My waters broke and baby was in distress. I was prepped for a cesarian section where my gorgeous little boy Mason-George was born. He weighed 1.348kg and was born crying! Mason was transferred to NICU, where he was put on CPAP.

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The first week after Mason was born was my worst nightmare. He was very distressed and needed to be ventilated. He also had a blood transfusion, returned to CPAP and then went on high flow. We also learned Mason had a PDA and a hole on his heart. He also had an inguinal hernia.

“I felt awful leaving Mason every night, and also felt just as bad leaving Teegan during the day.”

The unit became our second home. I always thought my body failed him, so I wasn’t going to fail him now. I provided all his cares, belongings and spent hours at his cot side expressing for him.

I learnt so much about my little boy, he had many apnoeas, desaturations and bradycardias. He had multiple blood gasses, blood tests, transfusions and cannulas for antibiotics or IV fluids. He had medication daily, and I was able to feed him breastmilk via NG tube and attempt breastfeeding when he was big enough – although he took a long time to coordinate himself!

 

Mason required an operation for his hernia and his immunisations which we’re little set backs for him. His PDA shut without intervention which was a huge positive!

After 88 days in NICU, Halloween, bonfire night, Christmas, Daddy’s birthday and New Year – Mason came home 9 days after his due date.

The transition home was hard, no monitors, temperature checks, charting feeds or nurses for additional support. But we quickly adapted and found a routine which worked for us all.

During our stay in the NICU, I learned to take each day at a time. Each small set back made room for a leap in the right direction. As little as these premature babies are, they have courage, fight and strength like no other.

The nurses who looked after Mason while I could not be there hold a special place in my heart. Keeping my baby comforted, fed and warm when he should be tucked up in my stomach. They are present during the darkest time of many families life’s, but also the greatest times too. Such amazing people.

We have made life long friends while in the NICU, we could support and advise each other as we have that one thing in common!

I now have 2 happy and healthy NICU graduates. My little miracles.

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Raising awareness for prematurity holds a massive place in my heart. I knew nothing about prematurity until it happened to us.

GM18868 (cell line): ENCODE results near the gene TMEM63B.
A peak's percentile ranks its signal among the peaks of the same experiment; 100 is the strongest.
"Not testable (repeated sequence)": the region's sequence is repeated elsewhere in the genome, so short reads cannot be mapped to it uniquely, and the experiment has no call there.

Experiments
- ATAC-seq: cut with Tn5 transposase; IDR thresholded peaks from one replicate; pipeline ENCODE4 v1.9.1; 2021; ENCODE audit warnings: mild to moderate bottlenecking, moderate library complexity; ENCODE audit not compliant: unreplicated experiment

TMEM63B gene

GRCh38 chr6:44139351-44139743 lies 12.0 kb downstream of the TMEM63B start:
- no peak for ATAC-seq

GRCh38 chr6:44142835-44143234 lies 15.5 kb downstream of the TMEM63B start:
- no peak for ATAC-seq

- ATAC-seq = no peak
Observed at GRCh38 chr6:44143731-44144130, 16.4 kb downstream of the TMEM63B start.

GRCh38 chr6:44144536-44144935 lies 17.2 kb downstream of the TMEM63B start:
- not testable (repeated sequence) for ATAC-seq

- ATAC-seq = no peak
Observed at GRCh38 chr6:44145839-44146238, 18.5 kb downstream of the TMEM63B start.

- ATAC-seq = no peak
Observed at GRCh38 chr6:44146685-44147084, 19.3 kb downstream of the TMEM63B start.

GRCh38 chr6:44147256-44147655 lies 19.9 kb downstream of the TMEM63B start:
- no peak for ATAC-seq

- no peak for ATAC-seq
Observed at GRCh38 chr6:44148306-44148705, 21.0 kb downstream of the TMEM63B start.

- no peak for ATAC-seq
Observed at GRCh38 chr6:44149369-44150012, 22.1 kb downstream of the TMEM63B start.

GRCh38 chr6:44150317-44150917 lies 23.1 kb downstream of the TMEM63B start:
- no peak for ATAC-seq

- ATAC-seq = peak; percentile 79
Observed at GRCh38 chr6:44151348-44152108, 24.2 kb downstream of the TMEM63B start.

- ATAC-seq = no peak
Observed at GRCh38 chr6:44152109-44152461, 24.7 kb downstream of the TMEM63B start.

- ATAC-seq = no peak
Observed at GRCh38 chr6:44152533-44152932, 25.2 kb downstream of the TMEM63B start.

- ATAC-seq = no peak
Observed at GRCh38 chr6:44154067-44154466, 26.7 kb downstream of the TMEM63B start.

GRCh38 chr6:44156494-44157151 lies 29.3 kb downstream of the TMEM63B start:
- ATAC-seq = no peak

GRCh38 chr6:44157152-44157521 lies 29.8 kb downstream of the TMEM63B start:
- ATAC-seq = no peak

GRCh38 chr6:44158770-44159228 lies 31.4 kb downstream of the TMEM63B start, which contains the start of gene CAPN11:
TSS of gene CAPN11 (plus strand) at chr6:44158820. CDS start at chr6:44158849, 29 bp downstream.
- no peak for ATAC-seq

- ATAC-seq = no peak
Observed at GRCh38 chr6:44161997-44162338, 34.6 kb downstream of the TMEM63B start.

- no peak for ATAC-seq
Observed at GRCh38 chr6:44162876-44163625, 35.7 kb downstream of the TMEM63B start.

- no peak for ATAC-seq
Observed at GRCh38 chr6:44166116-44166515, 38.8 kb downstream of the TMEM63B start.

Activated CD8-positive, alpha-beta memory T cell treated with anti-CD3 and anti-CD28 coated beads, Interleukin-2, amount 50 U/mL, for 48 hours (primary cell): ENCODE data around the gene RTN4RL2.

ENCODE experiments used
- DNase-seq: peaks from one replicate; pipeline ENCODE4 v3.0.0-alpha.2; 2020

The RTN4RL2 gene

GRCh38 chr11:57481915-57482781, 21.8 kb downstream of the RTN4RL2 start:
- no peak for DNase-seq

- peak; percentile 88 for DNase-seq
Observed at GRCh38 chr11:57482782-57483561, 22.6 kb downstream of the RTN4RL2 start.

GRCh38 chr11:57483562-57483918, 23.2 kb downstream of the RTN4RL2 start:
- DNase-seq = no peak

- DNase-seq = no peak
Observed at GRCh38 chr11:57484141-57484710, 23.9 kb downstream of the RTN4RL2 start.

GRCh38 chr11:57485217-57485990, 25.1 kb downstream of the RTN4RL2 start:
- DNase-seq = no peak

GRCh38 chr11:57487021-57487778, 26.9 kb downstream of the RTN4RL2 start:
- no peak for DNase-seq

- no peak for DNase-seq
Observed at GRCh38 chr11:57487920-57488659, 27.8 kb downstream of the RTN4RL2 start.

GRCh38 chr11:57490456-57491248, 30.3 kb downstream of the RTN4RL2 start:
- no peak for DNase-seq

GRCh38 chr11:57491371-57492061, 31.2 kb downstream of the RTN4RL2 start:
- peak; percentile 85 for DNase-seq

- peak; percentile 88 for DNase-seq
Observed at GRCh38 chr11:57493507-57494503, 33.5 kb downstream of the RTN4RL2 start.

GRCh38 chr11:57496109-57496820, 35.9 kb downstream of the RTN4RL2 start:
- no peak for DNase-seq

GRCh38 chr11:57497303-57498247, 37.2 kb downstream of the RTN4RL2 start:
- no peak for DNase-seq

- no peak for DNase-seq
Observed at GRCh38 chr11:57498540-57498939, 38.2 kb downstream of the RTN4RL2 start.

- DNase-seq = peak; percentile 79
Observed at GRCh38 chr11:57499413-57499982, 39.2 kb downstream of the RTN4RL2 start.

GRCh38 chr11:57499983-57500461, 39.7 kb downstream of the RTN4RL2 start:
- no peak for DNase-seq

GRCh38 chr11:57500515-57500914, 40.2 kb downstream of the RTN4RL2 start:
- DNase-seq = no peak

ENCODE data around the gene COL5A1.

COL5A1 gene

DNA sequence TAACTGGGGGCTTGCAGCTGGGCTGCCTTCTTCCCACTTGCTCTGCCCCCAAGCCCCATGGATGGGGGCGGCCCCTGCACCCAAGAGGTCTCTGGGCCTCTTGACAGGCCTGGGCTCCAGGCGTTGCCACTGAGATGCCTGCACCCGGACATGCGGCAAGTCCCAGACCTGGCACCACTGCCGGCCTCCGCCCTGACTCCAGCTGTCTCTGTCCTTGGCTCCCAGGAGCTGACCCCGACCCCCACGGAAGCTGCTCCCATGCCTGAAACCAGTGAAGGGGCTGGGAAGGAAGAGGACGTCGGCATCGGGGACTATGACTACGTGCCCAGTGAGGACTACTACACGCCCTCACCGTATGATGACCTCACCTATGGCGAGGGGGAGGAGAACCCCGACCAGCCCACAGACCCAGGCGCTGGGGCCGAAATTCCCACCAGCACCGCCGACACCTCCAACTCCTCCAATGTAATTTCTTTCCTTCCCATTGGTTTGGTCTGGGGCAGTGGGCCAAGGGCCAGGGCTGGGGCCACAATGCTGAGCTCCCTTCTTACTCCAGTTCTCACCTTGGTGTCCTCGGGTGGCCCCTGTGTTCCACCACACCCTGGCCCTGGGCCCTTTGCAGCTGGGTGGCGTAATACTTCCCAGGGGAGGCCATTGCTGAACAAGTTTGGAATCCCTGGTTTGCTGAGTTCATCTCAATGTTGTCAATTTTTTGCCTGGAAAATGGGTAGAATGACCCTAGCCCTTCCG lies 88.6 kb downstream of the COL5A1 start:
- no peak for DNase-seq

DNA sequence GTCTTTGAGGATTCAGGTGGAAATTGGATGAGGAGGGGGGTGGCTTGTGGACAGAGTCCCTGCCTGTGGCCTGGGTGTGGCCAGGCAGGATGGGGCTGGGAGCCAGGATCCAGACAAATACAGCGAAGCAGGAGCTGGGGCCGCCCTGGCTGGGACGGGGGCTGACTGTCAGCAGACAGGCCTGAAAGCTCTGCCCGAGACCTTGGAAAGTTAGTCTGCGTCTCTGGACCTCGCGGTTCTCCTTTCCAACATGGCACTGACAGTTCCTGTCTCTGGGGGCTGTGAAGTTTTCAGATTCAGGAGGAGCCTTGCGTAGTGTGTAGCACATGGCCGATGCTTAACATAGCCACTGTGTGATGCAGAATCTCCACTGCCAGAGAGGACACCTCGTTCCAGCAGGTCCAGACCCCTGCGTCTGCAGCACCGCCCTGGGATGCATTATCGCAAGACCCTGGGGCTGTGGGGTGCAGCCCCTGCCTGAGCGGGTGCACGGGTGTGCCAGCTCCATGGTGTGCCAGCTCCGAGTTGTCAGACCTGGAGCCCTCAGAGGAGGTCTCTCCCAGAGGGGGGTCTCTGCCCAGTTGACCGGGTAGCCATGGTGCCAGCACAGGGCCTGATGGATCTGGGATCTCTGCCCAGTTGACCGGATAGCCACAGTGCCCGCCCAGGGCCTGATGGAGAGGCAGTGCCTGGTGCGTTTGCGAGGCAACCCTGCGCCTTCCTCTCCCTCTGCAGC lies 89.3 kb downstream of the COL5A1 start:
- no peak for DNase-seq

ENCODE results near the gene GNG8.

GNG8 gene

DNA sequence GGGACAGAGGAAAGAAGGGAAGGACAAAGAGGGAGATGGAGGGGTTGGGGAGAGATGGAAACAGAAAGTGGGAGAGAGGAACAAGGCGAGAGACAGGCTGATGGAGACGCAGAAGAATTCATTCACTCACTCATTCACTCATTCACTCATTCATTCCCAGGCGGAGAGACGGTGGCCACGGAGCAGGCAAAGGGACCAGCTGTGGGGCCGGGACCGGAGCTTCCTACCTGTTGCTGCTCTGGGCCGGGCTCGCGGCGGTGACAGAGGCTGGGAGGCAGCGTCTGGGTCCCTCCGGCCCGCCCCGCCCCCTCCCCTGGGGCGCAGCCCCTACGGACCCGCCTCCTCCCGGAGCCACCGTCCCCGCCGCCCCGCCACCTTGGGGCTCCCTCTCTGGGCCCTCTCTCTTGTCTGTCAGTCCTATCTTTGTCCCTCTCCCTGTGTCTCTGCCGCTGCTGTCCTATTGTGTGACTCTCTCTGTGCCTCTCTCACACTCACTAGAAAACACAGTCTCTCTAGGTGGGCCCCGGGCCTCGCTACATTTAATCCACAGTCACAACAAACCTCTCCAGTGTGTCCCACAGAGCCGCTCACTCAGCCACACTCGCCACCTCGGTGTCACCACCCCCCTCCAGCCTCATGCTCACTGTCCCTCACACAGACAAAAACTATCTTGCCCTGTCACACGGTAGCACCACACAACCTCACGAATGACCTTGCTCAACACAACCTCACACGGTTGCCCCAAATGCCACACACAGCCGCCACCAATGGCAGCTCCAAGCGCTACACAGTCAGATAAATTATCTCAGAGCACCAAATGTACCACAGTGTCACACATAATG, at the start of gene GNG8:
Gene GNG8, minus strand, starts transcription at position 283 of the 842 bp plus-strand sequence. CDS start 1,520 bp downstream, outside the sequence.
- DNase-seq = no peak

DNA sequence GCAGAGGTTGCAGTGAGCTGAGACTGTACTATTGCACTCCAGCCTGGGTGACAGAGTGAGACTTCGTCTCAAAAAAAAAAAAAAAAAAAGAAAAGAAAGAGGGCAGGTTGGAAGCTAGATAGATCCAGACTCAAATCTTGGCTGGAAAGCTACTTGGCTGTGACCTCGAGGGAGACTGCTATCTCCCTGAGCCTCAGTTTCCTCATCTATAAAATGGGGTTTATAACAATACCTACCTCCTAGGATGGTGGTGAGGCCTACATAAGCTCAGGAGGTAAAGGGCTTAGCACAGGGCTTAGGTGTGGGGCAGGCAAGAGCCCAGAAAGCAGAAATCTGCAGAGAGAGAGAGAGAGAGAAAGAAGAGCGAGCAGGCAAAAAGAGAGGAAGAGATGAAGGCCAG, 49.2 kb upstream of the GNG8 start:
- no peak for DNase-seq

Will you share Sophie’s story to raise awareness?

Have you got a story to share? Email Catriona at smallestthings@yahoo.com

PM pledges extra support – will it reach prem parents?

The Prime Minister is pledging extra support and will call for a ‘more mature’ conversation about mental health. Specific measures expected in England include – “£290m up to 2020 to give 30,000 more women each year access to specialist mental health care before and after giving birth, including through classes”

This is welcome news for parents of babies born prematurely and families who have spent time in neonatal intensive care. Specialist care is vital for these families with the incidence of post natal depression known to be higher following premature birth and with over 50% of mothers reporting anxiety and displaying signs of post traumatic stress disorder following their NICU stay.

Each year however 80,000 babies are born prematurely and much more needs to be done to support the mental health needs of both mothers and fathers following neonatal care.

Access to specialist mental health care and understanding by primary health care workers will be key to ensure that appropriate and tailored support is given and that timely referrals are made. It is not yet clear however whether the extra funding and support pledged will reach families affected by prematurity and offer the support they need.

For more information on mental health following premature birth please read – PTSD: The hidden cost of NICU

The hidden cost of NICU | Write to your MP today!

On Wednesday 9th December MPs will take part in an opposition day debate in the House of Commons to discuss Mental Health.

The Smallest Things campaigns regularly for more awareness and better access to psychological support following the premature birth of a baby and we know how important this issue is to our supporters.

I have written to my local MP, asking them to attend to take part in the debate and hope you will do the same.

Please feel free to use any part of the letter below.

You can find how to contact your local MP by clicking and entering your Postcode here.

 Dear Mr Reed MP,

I am writing to ask you to attend the forthcoming opposition day debate on mental health with regards to PTSD, the hidden cost of NICU.

When my son was born we weren’t ready. He wasn’t ready.

Born 10 weeks early, he spent an anxious 8 weeks in neonatal intensive care; a stressful environment where parents following the traumatic birth of their babies watch over incubators day-by-day. It is an uncertain and alien world full of breathing machines and beeping monitors. It is a medical and clinical world where you find life at its most fragile.

Not surprisingly mothers of babies born too soon there is a greater risk of post natal depression, with as many as 70% report symptoms of post traumatic stress and anxiety in the aftermath of a premature birth.

Yet in their 2015 baby report, Bliss reveal that 41% of neonatal units have no access to a trained mental health worker and that nearly a third of units offer no psychological support at all.

Parents of some of the smallest and fragile babies need more support, not only during their hospital stay, but also in the months and years that follow.

I, and parents like me, would be grateful if you could highlight the very specific, but often unmet needs of families of premature babies in the forthcoming opposition day debate on Mental Health – Wednesday 9th December.

For more information, please see PTSD: The Hidden Cost of NICU

With best wishes,

Catriona

ST reception